Don’t make a mess of it— I’m no boring #! You hear me when I occur as a passing accidental, but there’s nothing random about me. My snazzy notes deliberately pop out of the key signature. I’m a cut above Flat, my halftone brother. While he stands downwind of a natural note of the same name, I am pitched one halftone higher. That’s me, looking sharp!

#

The cooler brother of the black-key twins A note that has been lowered by a halftone When singing, a flat does not reach the correct note

Flat

Sharp

Written as and placed to the left of the note to be played Not marked by each note if it already appears in the key signature Double sharp: raises the note by two halftones 30

Flat

I am one hepcat, and I hang out on the black keys of a piano, among other places. While Sharp overshoots the natural note, I never quite reach it. Instead, I end up one halftone lower. I’m accidental—that is, on purpose, but out of key— and sound cool in the right places. Be careful, though: if you hit a flat when it should be a natural, musicians call me a bum note!

b

Written as and positioned just the same as for a sharp Double flat: lowers the note by two halftones A soft-sounding note in contrast to a sharp’s brighter sound 31


Voice

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Rowdy Bunch Your built-in musical instrument You mix voice and music with words to get all-powerful song Produced using a combination of vocal cords and cavities

I am your built-in boom box—the most basic of all musical instruments and the world’s only completely natural one. And boy, am I powerful; with me in full voice, things can get loud, rowdy, and raucous, believe me! Put me to music and I really start to sing! Soprano is my high register; alto brings rich harmonies; tenors become famous (male) opera singers; and basses are the guys with voices deep in their boots. Anyone can use me. You have two tiny elastic strips of cartilage in your throat—your vocal cords. They make only a small squeak, but the caverns of your mouth, nose, and throat amplify the sound to a howl. I’m fully automatic—just imagining the sound you want to make is enough to tense your vocal cords to exactly the right pitch. You should be singing my praises!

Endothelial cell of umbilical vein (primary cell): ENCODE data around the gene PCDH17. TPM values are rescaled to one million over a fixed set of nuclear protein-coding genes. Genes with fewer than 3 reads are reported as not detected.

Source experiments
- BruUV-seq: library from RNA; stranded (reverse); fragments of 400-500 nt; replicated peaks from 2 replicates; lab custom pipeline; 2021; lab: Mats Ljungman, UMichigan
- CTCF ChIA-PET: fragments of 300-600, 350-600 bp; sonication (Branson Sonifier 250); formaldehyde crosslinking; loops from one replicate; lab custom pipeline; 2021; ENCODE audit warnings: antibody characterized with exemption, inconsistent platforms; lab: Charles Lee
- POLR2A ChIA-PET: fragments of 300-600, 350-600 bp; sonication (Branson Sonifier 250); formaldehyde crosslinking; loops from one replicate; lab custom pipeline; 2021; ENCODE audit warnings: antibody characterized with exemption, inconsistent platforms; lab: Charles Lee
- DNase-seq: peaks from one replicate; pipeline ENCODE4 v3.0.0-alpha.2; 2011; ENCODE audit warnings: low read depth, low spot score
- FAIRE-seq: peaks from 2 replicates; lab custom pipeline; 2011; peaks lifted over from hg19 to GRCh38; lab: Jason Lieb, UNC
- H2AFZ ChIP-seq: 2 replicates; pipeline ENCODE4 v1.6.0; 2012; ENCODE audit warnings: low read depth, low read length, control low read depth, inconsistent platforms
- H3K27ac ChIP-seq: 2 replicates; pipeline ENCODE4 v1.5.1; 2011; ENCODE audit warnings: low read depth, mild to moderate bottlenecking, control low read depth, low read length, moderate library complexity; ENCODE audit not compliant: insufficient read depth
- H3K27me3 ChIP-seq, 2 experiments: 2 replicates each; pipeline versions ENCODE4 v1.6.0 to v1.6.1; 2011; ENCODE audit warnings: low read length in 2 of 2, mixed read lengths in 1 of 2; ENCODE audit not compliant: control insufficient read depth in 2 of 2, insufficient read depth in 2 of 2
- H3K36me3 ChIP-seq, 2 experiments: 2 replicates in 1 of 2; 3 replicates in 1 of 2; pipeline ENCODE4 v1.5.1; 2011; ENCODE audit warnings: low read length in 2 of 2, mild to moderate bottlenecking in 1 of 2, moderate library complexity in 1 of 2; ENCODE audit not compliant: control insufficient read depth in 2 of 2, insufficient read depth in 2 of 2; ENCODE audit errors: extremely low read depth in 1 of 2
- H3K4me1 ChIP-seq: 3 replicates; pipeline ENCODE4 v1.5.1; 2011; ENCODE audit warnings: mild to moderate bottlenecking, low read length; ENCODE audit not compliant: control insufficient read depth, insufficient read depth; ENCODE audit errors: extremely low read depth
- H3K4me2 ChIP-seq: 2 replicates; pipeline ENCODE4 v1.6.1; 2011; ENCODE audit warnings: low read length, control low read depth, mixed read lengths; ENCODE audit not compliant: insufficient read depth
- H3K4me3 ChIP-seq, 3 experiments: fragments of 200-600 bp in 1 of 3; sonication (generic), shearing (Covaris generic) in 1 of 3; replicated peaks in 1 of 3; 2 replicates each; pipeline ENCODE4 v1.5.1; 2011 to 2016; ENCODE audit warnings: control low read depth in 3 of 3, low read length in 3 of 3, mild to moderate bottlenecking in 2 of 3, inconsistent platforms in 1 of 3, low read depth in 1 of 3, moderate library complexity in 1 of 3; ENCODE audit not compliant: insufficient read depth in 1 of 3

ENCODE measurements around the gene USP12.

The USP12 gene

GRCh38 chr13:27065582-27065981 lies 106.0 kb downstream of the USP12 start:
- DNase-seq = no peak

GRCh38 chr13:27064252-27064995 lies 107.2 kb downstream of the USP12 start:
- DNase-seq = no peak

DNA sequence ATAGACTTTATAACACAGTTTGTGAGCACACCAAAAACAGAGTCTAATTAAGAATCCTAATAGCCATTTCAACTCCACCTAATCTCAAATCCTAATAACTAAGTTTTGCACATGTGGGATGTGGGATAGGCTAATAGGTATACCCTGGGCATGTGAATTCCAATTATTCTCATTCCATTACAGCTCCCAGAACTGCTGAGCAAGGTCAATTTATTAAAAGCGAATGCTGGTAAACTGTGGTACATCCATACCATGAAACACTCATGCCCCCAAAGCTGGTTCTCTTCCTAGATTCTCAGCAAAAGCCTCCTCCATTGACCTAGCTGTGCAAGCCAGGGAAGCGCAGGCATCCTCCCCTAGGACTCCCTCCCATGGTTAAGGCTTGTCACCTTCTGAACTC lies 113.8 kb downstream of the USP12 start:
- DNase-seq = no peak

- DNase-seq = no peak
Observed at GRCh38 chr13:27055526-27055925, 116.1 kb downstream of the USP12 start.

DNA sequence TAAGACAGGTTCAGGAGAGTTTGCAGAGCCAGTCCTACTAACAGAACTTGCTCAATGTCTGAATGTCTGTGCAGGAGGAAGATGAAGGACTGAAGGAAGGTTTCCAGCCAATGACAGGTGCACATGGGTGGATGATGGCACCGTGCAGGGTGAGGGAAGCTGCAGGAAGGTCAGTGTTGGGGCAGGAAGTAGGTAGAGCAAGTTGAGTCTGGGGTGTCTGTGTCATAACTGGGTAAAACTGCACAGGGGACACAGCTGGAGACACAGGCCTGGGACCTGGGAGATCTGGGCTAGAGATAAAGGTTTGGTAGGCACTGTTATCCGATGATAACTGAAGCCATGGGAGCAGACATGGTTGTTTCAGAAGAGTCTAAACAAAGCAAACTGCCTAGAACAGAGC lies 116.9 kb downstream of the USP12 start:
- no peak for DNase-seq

Voice Soprano frequency: 2500 Hz and above Length of each vocal cord: 0.50 in. (1.25cm) Number of muscles in the throat and mouth: 60 38

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Voice

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Rowdy Bunch Your built-in musical instrument You mix voice and music with words to get all-powerful song Produced using a combination of vocal cords and cavities

I am your built-in boom box—the most basic of all musical instruments and the world’s only completely natural one. And boy, am I powerful; with me in full voice, things can get loud, rowdy, and raucous, believe me! Put me to music and I really start to sing! Soprano is my high register; alto brings rich harmonies; tenors become famous (male) opera singers; and basses are the guys with voices deep in their boots. Anyone can use me. You have two tiny elastic strips of cartilage in your throat—your vocal cords. They make only a small squeak, but the caverns of your mouth, nose, and throat amplify the sound to a howl. I’m fully automatic—just imagining the sound you want to make is enough to tense your vocal cords to exactly the right pitch. You should be singing my praises!